Flash GN (m/ISO 100) 5.4 6
Built-in ND filter? Yes No
In-camera Raw processing? Yes Yes

The biggest difference, though, is their interfaces. The Coolpix clusters most of its features in a single interactive control panel, requiring a lot of button pressing to navigate. The Ricoh, by contrast, lets you choose the five features you're most likely to want to change and puts them in an easily accessible place. Of course, if you regularly use more functions than you can assign to these positions (and the Ricoh's three customizable buttons), the Nikon might prove faster to use, overall.

With the exception of the (customizable) Effects button on its left flank, the Ricoh can be operated one-handed. In fact, for most functions, it can be operated without having to shift your hand out of its shooting position. It's an interface that benefits from some time spent configuring it when you first use the camera, but the speed and sense that you're shooting with an interface you've tailored to your own needs is rather satisfying. The Nikon's two customizable buttons and entry-level DSLR interface can't really compete if you're the kind of photographer that regularly wants to change more than the basic exposure settings.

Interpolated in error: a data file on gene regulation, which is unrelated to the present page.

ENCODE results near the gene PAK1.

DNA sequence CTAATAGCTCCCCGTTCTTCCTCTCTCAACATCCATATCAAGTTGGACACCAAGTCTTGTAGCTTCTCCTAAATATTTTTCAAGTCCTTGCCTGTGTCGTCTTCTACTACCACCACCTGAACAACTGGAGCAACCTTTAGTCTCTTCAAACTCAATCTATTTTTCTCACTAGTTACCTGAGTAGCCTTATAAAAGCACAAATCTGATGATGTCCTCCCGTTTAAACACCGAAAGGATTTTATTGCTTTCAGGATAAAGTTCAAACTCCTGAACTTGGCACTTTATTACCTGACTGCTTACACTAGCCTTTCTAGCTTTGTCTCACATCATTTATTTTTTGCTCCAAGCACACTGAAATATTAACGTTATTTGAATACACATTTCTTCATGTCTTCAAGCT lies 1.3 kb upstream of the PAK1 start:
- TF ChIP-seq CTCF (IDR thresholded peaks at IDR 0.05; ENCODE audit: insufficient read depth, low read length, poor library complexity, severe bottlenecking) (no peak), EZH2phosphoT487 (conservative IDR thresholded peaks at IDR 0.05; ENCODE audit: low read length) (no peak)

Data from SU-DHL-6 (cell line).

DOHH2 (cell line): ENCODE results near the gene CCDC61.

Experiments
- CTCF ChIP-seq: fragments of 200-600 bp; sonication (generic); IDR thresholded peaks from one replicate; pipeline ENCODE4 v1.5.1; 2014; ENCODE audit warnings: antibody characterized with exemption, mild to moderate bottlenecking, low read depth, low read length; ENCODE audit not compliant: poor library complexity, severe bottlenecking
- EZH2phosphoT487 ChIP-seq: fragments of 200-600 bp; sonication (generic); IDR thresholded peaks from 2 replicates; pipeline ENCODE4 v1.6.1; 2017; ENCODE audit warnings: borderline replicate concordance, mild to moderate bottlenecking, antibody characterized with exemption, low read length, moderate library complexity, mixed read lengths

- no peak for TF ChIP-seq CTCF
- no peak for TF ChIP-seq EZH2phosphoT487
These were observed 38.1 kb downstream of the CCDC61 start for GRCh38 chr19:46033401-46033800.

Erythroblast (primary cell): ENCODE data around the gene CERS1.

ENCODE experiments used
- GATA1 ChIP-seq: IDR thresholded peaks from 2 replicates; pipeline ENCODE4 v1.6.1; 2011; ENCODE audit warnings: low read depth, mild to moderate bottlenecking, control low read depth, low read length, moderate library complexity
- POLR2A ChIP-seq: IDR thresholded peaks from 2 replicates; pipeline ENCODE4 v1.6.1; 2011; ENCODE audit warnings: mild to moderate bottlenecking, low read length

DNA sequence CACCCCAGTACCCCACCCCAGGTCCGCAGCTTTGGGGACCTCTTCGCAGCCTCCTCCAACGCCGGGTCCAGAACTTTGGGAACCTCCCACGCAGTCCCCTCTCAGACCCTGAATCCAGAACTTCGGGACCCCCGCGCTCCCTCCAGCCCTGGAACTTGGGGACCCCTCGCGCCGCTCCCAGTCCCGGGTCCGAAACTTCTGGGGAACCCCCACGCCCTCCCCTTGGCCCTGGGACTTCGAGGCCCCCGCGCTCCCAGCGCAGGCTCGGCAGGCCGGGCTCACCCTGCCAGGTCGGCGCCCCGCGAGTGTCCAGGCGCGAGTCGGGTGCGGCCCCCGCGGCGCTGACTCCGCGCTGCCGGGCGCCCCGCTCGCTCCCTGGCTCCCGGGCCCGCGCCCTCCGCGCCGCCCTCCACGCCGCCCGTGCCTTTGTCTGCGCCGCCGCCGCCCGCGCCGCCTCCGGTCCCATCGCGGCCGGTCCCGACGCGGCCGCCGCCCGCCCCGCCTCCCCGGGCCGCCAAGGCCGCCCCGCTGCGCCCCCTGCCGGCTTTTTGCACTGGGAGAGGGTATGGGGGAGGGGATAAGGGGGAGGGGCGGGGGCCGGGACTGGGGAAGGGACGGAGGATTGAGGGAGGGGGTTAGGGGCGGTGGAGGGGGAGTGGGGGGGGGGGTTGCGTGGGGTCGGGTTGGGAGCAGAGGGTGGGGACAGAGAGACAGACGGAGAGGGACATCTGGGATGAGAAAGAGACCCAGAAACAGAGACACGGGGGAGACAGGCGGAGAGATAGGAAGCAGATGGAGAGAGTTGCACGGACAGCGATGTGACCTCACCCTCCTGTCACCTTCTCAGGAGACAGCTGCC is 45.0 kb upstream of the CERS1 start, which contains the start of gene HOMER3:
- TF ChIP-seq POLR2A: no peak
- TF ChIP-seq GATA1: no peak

Sigma's DP1 Merrill also deserves a mention at this point - it also has a 28mm equivalent, F2.8 lens in front of an APS-C sensor. However, instead of using a conventional Bayer design, it has one of the company's Foveon sensors that works in a completely different way. The Foveon uses a three-layer design that attempts to collect all its color information at each of its pixels, rather than only capturing Red, Green or Blue at each pixel, then attempting to calculate what the other colors would have been.

The advantage of such a design is that it shouldn't suffer from the color moiré that we might expect to see from the Nikon and Ricoh. The disadvantage is that the sensor only works well in relatively bright light, as you'll see in our studio comparison images.

Image quality comparisons

Here we've shot our forthcoming test scene, which shows more useful information about corner performance than our current studio scene. We've shot the Nikon Coolpix A and Ricoh GR alongside each other. The directly comparable Sigma DP1 Merrill will be covered in its own article.

ACR-converted Raws, F2.8